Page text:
When I was a kid, I wanted nothing more than to be a newspaper reporter.
Every month, I’d read about how Clark Kent would uncover and expose injustices in the world for his newspaper, the Daily Planet, then do something about them as Superman.
I know I’m not the only person inspired by Superman’s story.
So I know I’m not the only one a bit sad to hear that Clark Kent quit the Daily Planet. The Daily Planet, with Editor-in-Chief Perry White, reporters Kent and Lois Lane and photojournalist Jimmy Olsen, was a bastion of good just blocks away from the evil Lex Luthor.
I know it’s a plot device. Remember when Superman died? Or became a blue lightning guy? I get it. A fictional character quit his job at a fictional company.
But this one kind of stings a bit.
Add it to the announcement last week that rocked the print industry, Newsweek ending it’s print circulation, and it forms a bleak picture for print.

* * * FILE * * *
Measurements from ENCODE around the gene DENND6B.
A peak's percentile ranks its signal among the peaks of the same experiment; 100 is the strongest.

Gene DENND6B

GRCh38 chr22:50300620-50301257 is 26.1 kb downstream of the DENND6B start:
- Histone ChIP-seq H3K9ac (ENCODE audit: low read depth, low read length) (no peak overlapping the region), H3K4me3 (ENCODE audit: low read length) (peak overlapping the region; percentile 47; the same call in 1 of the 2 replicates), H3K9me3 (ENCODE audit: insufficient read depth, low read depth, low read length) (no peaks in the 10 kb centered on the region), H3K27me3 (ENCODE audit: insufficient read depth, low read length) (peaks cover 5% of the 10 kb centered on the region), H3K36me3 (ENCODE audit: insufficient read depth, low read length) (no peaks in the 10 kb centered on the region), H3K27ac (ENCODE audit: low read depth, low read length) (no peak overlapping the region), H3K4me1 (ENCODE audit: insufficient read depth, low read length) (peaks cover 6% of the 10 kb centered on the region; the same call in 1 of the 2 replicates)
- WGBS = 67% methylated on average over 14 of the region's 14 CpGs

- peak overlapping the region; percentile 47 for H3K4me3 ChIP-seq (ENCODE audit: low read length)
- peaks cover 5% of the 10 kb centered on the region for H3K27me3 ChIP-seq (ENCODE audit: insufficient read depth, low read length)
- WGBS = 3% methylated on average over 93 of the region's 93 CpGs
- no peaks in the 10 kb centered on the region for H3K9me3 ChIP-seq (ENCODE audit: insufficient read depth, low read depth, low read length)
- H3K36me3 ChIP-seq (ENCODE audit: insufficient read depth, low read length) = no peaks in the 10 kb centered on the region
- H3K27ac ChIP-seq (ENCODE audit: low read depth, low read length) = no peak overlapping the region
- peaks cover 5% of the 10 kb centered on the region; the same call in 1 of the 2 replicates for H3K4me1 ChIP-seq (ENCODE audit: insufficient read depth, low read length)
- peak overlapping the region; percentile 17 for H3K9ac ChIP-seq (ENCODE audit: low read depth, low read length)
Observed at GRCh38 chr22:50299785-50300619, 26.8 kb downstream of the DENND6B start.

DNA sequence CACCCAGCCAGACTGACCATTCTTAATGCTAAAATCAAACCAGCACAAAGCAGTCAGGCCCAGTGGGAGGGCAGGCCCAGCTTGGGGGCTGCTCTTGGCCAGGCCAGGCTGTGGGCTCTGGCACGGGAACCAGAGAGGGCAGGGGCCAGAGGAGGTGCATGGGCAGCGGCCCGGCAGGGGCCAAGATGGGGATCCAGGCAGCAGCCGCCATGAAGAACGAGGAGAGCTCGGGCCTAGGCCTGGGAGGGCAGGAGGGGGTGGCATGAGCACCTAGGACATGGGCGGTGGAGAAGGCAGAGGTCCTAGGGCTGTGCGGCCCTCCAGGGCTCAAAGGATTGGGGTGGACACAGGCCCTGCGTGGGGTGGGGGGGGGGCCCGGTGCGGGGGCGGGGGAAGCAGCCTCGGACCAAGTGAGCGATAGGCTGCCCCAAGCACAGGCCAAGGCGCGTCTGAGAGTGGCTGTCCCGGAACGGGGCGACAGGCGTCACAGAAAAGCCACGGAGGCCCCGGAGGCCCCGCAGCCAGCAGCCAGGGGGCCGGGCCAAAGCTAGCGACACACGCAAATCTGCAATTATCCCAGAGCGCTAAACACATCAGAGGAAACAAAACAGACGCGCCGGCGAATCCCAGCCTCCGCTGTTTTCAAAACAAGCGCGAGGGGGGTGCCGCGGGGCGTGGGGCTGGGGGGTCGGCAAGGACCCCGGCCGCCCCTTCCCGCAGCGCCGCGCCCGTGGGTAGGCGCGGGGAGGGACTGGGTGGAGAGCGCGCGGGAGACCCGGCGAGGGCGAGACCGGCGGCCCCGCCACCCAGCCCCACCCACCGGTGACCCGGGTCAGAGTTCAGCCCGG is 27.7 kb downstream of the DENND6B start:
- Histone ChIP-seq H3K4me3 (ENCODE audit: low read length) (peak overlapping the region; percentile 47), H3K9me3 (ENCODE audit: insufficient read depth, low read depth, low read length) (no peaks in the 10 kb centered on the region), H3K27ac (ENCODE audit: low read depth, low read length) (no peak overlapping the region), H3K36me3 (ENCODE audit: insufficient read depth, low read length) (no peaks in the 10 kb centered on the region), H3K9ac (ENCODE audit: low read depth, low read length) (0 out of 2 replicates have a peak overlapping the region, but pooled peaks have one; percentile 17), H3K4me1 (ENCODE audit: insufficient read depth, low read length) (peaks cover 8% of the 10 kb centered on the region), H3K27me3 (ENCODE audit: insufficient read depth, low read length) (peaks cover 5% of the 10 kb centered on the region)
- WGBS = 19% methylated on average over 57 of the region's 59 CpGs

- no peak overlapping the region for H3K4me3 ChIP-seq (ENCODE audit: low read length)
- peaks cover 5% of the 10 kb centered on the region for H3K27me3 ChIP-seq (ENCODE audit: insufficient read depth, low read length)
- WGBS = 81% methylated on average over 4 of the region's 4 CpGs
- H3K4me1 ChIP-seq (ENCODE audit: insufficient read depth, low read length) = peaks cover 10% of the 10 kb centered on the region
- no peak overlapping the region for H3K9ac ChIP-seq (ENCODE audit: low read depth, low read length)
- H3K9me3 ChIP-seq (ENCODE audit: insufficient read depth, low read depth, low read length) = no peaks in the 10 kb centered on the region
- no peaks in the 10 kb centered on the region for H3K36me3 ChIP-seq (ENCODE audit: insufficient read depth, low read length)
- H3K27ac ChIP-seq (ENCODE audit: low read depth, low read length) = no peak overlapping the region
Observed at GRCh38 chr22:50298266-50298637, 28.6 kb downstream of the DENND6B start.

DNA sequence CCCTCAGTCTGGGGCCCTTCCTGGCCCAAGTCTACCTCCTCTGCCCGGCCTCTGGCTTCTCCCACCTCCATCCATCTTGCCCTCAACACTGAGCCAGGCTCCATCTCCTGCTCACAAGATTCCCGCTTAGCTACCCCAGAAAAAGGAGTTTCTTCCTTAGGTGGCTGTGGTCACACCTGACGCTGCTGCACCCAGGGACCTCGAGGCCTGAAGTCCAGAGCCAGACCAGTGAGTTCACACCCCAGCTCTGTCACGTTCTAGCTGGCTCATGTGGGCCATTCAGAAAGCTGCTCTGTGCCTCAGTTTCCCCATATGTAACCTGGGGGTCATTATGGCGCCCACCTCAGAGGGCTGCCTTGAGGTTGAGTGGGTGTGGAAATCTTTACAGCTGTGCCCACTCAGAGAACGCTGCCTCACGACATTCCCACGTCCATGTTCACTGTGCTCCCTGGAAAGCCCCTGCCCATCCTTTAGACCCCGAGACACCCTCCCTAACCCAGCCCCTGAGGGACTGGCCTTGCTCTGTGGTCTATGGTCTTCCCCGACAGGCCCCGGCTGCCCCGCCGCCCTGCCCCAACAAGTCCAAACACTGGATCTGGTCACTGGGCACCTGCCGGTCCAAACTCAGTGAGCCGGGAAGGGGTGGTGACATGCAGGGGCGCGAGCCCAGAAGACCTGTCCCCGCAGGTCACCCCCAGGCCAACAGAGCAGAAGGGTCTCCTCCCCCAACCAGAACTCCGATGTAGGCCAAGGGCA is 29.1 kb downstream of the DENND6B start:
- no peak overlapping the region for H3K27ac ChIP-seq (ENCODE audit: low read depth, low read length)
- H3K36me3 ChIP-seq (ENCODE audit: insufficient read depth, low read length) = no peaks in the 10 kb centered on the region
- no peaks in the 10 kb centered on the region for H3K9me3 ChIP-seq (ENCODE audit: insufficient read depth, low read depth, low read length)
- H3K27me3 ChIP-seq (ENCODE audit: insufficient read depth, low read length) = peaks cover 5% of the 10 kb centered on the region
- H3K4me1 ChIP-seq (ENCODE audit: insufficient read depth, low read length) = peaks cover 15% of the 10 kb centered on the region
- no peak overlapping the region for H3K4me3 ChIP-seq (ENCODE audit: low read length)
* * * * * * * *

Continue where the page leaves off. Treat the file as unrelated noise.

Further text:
Why do I compare the Daily Planet’s loss to Newsweek’s digital shift?
Easy. Monkey see, monkey do.
My journalism drive came from what I saw. And what 12-year-old me saw was a top-shelf newspaper reporter who saved the world. And that inspiration is gone.
Newsweek, in print for 80 years, has been a constant in the ever-changing newsstand. And now it’s all in bits and bytes.
Change is inevitable.
But while Superman will always be faster than a speeding bullet, more powerful than a locomotive and able to leap tall buildings in a single bound, Clark Kent as a “mild mannered blogger” just doesn’t sound right.